- Bitrate *alone* doesn’t determine the quality of a video. Other important factors include video codec, resolution, frame rate, display size, etc.
- The video codec used for video compression (H.264/AVC, HEVC, VP9, AV1) will greatly influence the output quality. Check out this article demonstrating a 50% reduction in file size when you switch from H.264/AVC to HEVC.
Now that we have understood what bitrate means let’s move on to understanding what “video resolution” means.
What is Resolution or Video Resolution?
Video Resolution or Resolution of a Video is width by the height of a video. The unit of measurement of video resolution is Pixels.
Video Resolution is generally indicated in a couple of ways –
- using the height of the video, like 1080p or 720p.
- or by mentioning the values of width and height – 1920×1080 or 1280×720.
The table below lists some popular video resolutions in OTT Video Streaming.
|1080p||1920 pixels||1080 pixels|
|720p||1280 pixels||720 pixels|
|480p||854 pixels||480 pixels|
|360p||480 pixels||360 pixels|
Video Resolution is very important because it affects what the user sees. Most video players adjust themselves to the viewing window or the device’s screen resolution.
If your user has a 48″ TV and you send him a 360p video, his TV’s player will upscale the video to fit the TV’s display window. And, if you upscale 360p to 1080p, the quality will not be good.
On the flip side, if your user has a smartphone and you send him a UHD video, he is unlikely to appreciate the video quality because his phone cannot show UHD video. The app will change the resolution to fit the device’s screen. As we shall see next, resolution plays a huge role along with bitrate in creating a smooth viewing experience.
Secondly, when the resolution of a video is small (e.g., 480p), if you provide the encoder with a big bitrate budget (maybe 5mbps), use a good video codec (like HEVC or AVC), and choose the most complex setting, the encoder can handle, then the quality will be great.
Did you see what we just did there?
We didn’t say, “use a high bitrate” or “use a higher resolution”! We mentioned many factors and said that all of them would help get you a high-quality video!
And this brings us back to our first question – which is more important? Bitrate or Resolution?
Bitrate or Resolution – Which Is More Important?
I hope the previous sections have convinced you that both bitrate and resolution are important for video streaming (Live or VOD) and other factors!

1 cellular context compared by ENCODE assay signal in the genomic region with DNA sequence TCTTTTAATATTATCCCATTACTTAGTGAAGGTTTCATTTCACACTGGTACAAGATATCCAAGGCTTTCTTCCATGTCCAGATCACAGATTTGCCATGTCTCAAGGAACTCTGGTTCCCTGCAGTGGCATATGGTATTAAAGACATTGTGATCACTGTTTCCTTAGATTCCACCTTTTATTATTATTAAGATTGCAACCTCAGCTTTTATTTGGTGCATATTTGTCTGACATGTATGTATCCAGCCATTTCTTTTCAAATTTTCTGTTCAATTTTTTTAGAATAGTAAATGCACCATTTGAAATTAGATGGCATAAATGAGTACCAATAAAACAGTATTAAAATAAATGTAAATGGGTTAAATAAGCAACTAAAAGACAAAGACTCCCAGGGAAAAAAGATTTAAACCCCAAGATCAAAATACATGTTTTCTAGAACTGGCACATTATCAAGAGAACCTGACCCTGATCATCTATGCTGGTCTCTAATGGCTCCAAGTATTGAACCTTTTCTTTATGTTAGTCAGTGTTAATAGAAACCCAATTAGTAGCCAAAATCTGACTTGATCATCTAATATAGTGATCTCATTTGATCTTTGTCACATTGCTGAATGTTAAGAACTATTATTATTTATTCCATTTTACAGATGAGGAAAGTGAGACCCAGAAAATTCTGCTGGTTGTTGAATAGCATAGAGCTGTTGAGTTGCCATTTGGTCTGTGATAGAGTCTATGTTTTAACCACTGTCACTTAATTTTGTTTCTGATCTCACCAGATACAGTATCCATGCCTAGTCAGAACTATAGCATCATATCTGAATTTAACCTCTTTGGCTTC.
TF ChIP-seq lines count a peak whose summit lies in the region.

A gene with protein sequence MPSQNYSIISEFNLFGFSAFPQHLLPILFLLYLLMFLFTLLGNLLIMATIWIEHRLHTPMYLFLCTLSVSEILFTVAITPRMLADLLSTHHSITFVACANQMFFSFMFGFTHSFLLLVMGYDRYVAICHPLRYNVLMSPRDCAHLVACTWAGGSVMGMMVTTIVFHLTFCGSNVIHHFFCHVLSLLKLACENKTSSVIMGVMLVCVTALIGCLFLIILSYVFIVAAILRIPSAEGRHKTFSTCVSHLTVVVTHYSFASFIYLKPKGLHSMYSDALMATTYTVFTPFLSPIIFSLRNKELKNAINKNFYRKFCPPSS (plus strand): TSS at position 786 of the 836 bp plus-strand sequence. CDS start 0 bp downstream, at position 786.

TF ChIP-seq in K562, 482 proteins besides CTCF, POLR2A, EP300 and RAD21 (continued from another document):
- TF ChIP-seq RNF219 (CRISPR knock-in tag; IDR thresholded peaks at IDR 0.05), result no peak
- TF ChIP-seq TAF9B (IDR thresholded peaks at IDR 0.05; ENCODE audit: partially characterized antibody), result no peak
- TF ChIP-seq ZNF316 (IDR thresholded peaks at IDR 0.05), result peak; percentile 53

It is important to understand a few things before you compress your video –
- Understand your audience and your content.
- Bandwidth that your audience has access to – High-speed connections or 2G/3G?
- Do they use a fixed connection? Or are they always on the move and using their mobile data plans?
- Devices your end-users use: Do they watch on large-screen SmartTVs or primarily hand-held smartphones?
- Nature of the content you’re streaming: Is it high-action movies, sports or low-action content like news, or simple-to-compress content like cartoons? Know your content.
- How much time do you have to compress the video?
- You can use complex algorithms to enhance video quality if you have more time.
- If you have little time, the video quality will suffer, as most algorithms will be turned off.
- Which video codec should you use? Will your target audience’s devices be able to decode H.264/AVC, HEVC, AV1, or VP9?
Asking and answering these fundamental questions will help you to decide your bitrates and resolutions.
Wrapping Up – Bitrate vs. Resolution
That brings us to the end of our discussion on bitrate, resolutions, and understanding which of the two is more important for video compression.
I hope you understood the difference between both and how you need to use both bitrate and resolution (amongst other factors) to achieve great video quality!
Until next time, take care, and happy streaming! In the meantime, let us know your opinions on bitrates, resolutions, and important factors for video streaming.
Krishna Rao Vijayanagar
Krishna Rao Vijayanagar, Ph.D. is the Editor-in-Chief of OTTVerse, a news portal covering technological and business news in the OTT space. With extensive experience in video compression, ABR streaming, video analytics, monetization, and more, Krishna has held multiple roles in R&D, Engineering, and Product ownership at companies such as Harmonic Inc., MediaMelon, and Airtel Digital. Krishna has published numerous articles and research papers on the latest trends in OTT and frequently speaks at industry events to share his insights and perspectives on the fundamentals and the future of OTT streaming.
9 thoughts on “Video Bitrate vs. Resolution For Video Streaming”
Great….nice ….doing good job….9872425265….fhd120 fps ..60mbs vs 720 120fps … 60 mbps ..which is better for video caption….
Sorry fhd 120fps…60mbps vs 720 120fps…160mbps which ever is fine plz tell us..
60mbps or 160mpbs? Is this an 8K stream?
What is your stream resolution?
Under very limited environment, which is better 1080p or 720p with both same bitrate, say 1000kbps?
This depends on how efficient a player is when playing the 720p encoded video in upscaled mode from 720p to 1080p compared to 1080p encoded video as is.
If the player is very efficient in scaling, maybe 720p would have better quality than 1080p video of the same bitrate. If not, 1080p would be better given that the source is also 1080p.
Am I wrong?
Very Nice. Thank you. Most websites that discuss Bit rate ‘completely and thoroughly’ do not even mention what bit rate really is and how it affects the video. From what I read, I believe that bit rate is proportional to compression/distortion. The lower bit rate, the higher the compression and the more distortion. Conversely, raising the bit rate, until it doesn’t compress the video, is optimal for distortion free video. Raising the bit rate any higher just puts more load on the hardware.
Absolutely! Your last sentence hits the nail on the head. There is a bitrate plateau/ceiling beyond which increasing the bitrate only adds load on the encoder but doesn’t cause a perceptible change that the human visual system can detect and appreciate! Thanks for reading and taking the time to comment!